'A cornered weakling' — Vladimir Putin’s nuclear threats are an act of total desperation: conservative
When the Soviet Union collapsed in 1991 and a new non-communist government called the Russian Federation emerged, one of the things that had led to its demise was the Soviet invasion of Afghanistan. That invasion had been a major drain on the Soviet Union both economically and militarily, and while it wasn’t the only factor in the end of the Soviet Union after 69 years, it was certainly a major factor.
Now, in 2022, the 31-year-old Russian Federation is suffering economically because of a different invasion: the invasion of Ukraine. When Russian troops, on February 24, entered Ukraine, President Vladimir Putin was obviously hoping for a quick takeover of the country. But Ukraine’s military have turned out to be much more vigorous and determined fighters than Putin anticipated.
Never Trump conservative Tom Nichols, in an article published by The Atlantic on September 27, stresses that Putin’s threat to use nuclear weapons in Ukraine is an act of desperation.
“Although Putin may be willing to take greater risks as the military situation in Ukraine deteriorates,” Nichols writes, “he likely knows now that the cumulative effect of his multiple blunders in Ukraine has been to jeopardize the stability of his regime and the Russian Federation itself. Russia is a pariah state; the entire nation and its leading figures, right down to Putin’s rumored girlfriend, are under sanctions. Young men, supposedly Russia’s great macho warriors, are jamming the roads to Finland and Georgia trying to flee the country. Putin’s own commanders are asking for permission to retreat, and even some of Putin’s most gleeful warmongers in the Russian media, including the ghoulish Margarita Simonyan, seem freaked out by the accelerating disasters that have changed Russia’s image from a major power to a cornered weakling in only seven months.”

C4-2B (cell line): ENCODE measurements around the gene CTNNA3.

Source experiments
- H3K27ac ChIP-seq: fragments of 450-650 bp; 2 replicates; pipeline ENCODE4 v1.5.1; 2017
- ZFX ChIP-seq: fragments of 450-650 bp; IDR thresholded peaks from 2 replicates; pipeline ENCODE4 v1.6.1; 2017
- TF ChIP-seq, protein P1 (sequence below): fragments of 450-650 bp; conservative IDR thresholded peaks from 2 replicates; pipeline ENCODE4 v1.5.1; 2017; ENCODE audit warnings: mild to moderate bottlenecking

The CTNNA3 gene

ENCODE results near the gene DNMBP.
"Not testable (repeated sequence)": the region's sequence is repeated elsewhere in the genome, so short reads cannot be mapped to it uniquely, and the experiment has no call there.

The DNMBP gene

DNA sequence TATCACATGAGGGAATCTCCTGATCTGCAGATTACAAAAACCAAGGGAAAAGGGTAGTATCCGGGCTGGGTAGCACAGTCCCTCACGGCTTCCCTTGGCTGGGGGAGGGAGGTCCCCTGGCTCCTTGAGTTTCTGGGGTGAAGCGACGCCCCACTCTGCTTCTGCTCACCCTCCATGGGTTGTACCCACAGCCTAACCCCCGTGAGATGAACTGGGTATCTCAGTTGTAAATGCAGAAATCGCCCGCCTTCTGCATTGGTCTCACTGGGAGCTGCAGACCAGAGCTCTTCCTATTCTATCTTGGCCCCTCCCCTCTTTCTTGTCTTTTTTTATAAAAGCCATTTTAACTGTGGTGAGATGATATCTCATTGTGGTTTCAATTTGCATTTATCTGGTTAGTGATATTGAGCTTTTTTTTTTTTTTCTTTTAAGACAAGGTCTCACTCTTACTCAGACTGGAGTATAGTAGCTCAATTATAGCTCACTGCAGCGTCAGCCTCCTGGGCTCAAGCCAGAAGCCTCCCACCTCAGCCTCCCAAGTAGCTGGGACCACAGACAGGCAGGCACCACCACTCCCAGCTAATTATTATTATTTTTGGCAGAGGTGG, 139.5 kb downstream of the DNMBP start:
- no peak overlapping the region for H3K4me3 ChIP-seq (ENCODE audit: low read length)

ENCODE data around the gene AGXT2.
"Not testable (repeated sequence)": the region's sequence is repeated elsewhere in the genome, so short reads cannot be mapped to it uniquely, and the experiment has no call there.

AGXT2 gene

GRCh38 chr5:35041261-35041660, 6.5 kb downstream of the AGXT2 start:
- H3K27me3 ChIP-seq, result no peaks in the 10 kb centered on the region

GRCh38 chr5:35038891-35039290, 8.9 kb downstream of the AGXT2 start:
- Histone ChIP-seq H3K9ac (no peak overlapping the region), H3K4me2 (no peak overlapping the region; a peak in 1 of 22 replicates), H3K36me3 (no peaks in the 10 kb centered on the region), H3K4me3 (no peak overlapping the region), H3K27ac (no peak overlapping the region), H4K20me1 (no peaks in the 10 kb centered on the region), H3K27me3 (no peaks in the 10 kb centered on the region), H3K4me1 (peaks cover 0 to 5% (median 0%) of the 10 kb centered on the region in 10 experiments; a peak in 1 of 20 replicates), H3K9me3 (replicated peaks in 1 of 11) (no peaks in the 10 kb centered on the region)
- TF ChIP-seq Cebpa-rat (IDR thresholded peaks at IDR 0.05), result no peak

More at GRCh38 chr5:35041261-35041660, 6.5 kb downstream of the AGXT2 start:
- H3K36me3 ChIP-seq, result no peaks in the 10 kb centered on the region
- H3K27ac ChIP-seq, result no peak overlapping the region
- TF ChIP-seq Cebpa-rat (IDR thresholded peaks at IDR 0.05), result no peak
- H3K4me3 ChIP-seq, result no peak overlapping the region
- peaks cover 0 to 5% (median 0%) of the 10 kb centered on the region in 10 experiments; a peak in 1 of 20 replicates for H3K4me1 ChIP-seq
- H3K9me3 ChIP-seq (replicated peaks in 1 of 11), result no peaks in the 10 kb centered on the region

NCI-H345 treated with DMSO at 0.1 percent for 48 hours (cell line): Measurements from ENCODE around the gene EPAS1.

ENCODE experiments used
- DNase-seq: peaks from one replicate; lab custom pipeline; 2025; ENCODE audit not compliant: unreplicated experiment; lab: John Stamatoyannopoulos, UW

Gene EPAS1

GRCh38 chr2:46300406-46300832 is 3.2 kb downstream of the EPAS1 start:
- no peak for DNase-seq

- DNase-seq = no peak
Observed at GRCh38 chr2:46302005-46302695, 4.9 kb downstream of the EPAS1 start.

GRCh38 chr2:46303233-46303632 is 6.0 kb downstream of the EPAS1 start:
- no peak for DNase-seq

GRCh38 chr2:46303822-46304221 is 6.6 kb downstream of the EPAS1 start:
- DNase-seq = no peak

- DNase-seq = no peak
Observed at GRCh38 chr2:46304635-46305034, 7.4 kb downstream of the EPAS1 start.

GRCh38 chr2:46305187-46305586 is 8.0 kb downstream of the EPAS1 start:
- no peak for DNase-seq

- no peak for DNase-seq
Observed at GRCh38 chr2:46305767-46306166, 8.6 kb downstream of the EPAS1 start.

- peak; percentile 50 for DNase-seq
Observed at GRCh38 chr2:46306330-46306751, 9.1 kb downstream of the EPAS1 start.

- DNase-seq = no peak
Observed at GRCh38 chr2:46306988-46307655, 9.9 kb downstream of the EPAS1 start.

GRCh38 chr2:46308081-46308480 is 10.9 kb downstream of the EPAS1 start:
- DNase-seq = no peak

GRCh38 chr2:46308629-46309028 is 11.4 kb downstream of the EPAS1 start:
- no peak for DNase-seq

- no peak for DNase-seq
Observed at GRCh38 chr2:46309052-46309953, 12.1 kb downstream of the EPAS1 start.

Nichols adds, however, that he still believes “that Russian use of a nuclear weapon is unlikely.” But Putin, according to Nichols, is willing to make the threat out of desperation.
“One of the reasons Putin’s been able to prosecute this war is that he promised it would be quick and painless,” Nichols observes. “Risking nuclear war after trying to drag hundreds of thousands of men into the military, while radiation blows across Europe after a nuclear attack on Ukraine, would likely be the breaking point for Russian society and a fair number of its elites…. Putin knows from history how fast an invulnerable position in the Kremlin can become exceedingly vulnerable.”
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